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Found 8 results

  1. Inspired somewhat by @Swazicar's current trip report and some excellent BBC footage I am seriously considering a 7-10 day trip to Alsaka next year. I would like to spend time observing and photgraphing bears but would also like to take to opportunity to observe whales and orcas if possible. There a number of operators availble from an internet search but would be grateful if anyone had any specific recommendations. I have had a look at the trip reports forum and there are a couple of helpful reports there but with the exception of the report from @Spalding there is not too much that is recent.
  2. Despite the best efforts of some Americans to seal off their southern border Mexican immigrants still make it across and not just the two-legged variety, the following is camera trap footage of El Jefe ‘The Boss’ America’s only wild jaguar. Due to a combination of hunting and habitat loss America’s largest cat became extinct as a breeding animal in the US by the mid 1900s with just occasional itinerant males like El Jefe turning up from time to time. Sightings like this always raise the question of whether jaguars should be reintroduced but the consensus amongst experts like Dr Alan Rabinowitz is that there is really insufficient habitat of a high enough quality left for the US to really support more than a very few jaguars. The US is also still a pretty hostile place for large carnivores and the reintroduction of Mexican wolves in this same region hasn’t been a total success so really rather than spend a lot of dollars re-establishing a small and insignificant population of US Jaguars much better to spend the money protecting larger more important populations further south. While young males leave the Northern Jaguar Reserve in Sonora Mexico in search of new territories travelling quite long distances young females tend to stay put so it's not likely any females will join El Jefe in US and introducing some isn't likely. So while it’s still fantastic to know that a wild jaguar is once more patrolling the mountains of Arizona with no wild females north of the border it's sadly very unlikely that The Boss will be fathering a new population of US Jaguars. Panthera El Jefe Makes an Appearance in Arizona Nat Geo Only Known Jaguar in U.S. Filmed in Rare Video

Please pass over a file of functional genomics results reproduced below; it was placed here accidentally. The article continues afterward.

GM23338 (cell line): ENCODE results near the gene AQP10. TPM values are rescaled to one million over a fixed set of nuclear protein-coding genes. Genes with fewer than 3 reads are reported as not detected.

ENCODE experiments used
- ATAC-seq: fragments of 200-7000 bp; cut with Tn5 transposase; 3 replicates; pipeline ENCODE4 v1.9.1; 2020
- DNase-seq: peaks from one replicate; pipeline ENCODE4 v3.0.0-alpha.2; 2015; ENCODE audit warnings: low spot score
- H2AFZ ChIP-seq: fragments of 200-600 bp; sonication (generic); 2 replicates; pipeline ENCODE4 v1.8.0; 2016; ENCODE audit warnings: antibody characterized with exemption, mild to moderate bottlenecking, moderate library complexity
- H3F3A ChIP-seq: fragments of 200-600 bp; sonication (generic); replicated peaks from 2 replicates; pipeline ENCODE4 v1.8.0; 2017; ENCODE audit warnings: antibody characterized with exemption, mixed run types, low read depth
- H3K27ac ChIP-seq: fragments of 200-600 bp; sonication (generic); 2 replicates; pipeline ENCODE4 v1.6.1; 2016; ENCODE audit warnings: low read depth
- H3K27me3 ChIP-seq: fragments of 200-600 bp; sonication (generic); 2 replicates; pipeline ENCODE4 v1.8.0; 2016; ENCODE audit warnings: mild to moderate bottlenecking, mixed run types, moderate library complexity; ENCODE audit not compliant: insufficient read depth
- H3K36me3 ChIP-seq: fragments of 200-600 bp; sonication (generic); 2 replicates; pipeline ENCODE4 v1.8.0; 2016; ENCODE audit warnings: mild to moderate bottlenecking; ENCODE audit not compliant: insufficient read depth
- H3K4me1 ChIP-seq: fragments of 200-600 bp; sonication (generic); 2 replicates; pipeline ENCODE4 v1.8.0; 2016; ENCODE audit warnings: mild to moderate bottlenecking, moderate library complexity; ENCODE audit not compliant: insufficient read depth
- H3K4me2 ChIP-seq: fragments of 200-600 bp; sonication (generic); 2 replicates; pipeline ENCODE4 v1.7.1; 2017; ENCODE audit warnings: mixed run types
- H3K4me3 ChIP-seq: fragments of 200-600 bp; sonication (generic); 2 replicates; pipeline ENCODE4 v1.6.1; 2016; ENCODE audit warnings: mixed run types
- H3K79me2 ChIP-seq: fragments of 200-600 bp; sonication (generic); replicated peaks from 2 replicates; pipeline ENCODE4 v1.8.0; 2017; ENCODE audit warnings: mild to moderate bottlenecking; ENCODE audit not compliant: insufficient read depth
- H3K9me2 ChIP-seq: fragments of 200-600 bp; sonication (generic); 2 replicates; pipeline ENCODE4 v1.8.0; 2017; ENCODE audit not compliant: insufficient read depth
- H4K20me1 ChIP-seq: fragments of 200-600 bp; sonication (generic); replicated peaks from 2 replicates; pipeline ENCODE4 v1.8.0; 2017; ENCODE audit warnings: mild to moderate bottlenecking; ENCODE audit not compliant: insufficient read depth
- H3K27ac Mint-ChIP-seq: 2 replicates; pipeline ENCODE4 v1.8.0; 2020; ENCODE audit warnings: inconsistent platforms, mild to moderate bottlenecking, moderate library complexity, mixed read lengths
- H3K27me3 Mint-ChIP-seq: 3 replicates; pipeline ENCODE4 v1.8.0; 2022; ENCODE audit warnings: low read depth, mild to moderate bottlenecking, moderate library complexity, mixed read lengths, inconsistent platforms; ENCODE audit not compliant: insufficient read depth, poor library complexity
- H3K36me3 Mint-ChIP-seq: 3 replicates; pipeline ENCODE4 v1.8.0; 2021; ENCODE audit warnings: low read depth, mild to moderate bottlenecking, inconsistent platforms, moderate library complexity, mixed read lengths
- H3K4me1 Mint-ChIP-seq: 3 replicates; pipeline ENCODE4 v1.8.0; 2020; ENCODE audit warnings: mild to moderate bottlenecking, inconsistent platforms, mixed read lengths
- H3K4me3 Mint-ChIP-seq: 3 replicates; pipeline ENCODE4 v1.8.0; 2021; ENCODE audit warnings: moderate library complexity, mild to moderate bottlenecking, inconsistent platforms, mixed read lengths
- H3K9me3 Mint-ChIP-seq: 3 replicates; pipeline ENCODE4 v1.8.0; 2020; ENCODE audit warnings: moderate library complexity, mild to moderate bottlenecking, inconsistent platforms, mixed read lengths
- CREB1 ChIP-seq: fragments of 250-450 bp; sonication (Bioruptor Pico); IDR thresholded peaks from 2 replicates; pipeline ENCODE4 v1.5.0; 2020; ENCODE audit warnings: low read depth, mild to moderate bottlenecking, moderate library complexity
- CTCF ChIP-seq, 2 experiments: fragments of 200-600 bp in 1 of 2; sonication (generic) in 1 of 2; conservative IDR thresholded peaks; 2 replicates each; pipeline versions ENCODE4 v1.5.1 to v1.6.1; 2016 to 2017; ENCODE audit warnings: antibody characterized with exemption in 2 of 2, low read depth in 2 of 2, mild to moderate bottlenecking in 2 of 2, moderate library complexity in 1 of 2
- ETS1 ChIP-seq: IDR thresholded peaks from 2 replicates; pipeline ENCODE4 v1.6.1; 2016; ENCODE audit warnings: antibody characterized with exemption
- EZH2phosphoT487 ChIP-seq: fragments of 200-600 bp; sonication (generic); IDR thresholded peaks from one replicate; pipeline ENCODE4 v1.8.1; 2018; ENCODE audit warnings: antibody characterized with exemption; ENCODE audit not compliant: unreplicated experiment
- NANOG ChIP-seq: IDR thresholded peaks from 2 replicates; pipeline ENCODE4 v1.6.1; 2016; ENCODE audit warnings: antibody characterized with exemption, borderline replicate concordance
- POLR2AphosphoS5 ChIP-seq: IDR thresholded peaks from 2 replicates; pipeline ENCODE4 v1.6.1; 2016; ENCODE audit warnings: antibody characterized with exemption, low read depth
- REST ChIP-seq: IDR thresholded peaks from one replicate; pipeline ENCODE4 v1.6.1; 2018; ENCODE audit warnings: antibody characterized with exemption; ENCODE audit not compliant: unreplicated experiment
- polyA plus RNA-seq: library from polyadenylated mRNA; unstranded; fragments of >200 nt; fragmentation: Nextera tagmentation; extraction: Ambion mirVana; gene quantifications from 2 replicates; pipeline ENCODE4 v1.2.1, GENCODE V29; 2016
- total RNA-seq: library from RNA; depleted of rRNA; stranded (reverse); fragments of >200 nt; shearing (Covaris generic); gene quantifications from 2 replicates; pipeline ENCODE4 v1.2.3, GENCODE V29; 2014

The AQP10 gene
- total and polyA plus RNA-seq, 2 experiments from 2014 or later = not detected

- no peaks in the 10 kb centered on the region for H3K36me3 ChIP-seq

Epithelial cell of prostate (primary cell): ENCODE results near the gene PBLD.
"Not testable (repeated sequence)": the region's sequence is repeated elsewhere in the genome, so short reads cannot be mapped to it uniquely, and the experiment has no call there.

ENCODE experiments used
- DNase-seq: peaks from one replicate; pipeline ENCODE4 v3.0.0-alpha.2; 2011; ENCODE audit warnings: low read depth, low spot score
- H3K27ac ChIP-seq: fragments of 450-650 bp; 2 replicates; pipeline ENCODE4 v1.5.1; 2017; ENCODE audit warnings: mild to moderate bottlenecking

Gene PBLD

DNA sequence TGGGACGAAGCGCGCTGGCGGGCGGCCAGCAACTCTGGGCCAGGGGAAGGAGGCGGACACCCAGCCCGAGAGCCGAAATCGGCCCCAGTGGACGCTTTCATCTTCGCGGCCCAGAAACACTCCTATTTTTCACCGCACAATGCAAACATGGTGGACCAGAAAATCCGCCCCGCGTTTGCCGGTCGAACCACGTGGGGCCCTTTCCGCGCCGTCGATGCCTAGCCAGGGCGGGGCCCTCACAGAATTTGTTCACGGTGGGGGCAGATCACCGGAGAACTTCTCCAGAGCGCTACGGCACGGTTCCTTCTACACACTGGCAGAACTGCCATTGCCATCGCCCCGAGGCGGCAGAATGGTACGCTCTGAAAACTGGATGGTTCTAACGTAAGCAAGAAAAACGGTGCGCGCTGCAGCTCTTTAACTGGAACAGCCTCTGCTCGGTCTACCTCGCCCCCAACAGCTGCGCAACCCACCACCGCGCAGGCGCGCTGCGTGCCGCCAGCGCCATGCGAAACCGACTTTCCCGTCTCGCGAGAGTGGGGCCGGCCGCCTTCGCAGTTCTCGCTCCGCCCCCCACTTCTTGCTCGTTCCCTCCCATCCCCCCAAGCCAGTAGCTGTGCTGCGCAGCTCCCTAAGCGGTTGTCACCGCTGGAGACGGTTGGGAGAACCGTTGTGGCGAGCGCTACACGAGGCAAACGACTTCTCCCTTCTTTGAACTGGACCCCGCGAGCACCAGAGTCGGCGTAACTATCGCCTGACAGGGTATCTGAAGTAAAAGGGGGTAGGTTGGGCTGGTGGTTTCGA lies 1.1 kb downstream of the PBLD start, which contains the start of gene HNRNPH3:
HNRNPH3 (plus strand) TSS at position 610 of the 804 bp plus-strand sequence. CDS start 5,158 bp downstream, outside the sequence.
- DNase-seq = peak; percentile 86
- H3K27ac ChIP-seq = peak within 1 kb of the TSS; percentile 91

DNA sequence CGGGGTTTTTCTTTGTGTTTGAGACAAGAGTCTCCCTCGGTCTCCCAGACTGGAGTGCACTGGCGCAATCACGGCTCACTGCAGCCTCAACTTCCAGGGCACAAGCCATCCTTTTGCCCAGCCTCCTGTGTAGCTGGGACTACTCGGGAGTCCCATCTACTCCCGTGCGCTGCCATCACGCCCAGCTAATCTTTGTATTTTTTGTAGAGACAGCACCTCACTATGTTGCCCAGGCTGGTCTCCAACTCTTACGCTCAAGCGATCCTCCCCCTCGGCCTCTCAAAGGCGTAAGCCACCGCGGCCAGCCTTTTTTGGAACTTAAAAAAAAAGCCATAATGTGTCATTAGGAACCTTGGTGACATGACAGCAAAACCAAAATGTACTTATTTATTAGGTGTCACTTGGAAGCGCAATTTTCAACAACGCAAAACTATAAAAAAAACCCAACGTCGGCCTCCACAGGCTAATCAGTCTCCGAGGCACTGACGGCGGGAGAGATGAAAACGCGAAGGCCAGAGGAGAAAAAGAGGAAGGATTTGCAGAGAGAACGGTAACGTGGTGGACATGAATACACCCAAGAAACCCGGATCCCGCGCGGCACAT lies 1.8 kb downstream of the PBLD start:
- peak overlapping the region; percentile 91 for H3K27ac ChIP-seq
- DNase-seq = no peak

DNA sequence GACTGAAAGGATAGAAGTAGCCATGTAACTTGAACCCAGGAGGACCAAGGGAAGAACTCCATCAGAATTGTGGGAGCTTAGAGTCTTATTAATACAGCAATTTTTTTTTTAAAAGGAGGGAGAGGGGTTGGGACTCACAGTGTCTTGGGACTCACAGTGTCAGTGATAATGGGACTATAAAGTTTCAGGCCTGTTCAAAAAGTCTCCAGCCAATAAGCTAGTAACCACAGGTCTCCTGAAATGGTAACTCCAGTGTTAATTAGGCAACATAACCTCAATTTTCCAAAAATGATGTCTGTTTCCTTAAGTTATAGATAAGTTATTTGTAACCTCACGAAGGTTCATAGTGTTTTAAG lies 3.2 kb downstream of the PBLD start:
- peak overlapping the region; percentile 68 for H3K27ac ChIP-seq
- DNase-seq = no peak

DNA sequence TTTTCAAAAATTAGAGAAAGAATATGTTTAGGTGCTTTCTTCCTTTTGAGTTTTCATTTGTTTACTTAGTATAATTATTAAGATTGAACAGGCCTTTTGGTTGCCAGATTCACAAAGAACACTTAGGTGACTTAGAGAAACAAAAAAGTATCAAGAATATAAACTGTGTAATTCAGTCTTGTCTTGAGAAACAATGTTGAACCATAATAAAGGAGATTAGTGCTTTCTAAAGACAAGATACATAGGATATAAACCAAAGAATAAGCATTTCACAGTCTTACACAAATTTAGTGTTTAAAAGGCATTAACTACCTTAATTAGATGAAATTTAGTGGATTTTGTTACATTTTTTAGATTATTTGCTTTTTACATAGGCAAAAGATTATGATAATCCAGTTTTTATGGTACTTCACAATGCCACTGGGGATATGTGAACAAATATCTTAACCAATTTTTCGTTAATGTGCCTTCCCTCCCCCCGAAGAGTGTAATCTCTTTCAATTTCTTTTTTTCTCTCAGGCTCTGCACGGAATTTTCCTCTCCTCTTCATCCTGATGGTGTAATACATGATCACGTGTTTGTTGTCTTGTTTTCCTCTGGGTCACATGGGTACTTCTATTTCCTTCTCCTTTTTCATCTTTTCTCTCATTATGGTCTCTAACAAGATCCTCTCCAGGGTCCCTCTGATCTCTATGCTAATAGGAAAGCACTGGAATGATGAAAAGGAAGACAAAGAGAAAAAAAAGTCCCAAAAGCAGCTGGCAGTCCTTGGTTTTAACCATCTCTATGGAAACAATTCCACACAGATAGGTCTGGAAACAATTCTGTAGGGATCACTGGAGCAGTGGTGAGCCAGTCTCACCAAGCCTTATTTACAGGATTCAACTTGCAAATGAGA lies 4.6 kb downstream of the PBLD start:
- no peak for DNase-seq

3. It will be come the largest protected area on earth, 3,5 times bigger than California, 3 times larger than France. The current protected area will be enlarged to quadruple the Hawaian monument. It is expected to help the tuna fisheries to recover. There is an urgent need to create marine protected areas. 15% of lands and under protection, but only 2% of oceans are protected.
  4. With the controversial new bill last passed in Florida, in order to harvest some few black bear in the state, we can point a positive new: black bear are back in many stated where they were once on the brink of the extinction. Nat Geo published an article, exposing the situation about this charismatic species endemic of Northern America. The article points out: I have been happily surprised to note there could be nowadays more bears than in the 1600s:
  5. Some good news from Texas
  6. Reports, U.S. Fish and Wildlife Service in their press release dated March 26, 2015 To read the full press release click here. My understanding then, unless corrected is that the black rhino hunt which was auctioned by DSC, as discussed here, will go ahead.
  7. Hi, I am off to Washington DC for a conference at the end of April and I have an extra week of leave to add to the end of it. I was thinking of driving around Virginia, as there seem to be lots of old inns and B&Bs. We could see the mountains and vineyards etc. Anyone have any bright ideas of where/where not to go? Thanks
  8. From the NY Times today... The trade in illegal wildlife is a $19 billion annual business, and theres one place the world turns to investigate the crime: a federal forensics lab (and curiosity cabinet) in a hippie town in Oregon.

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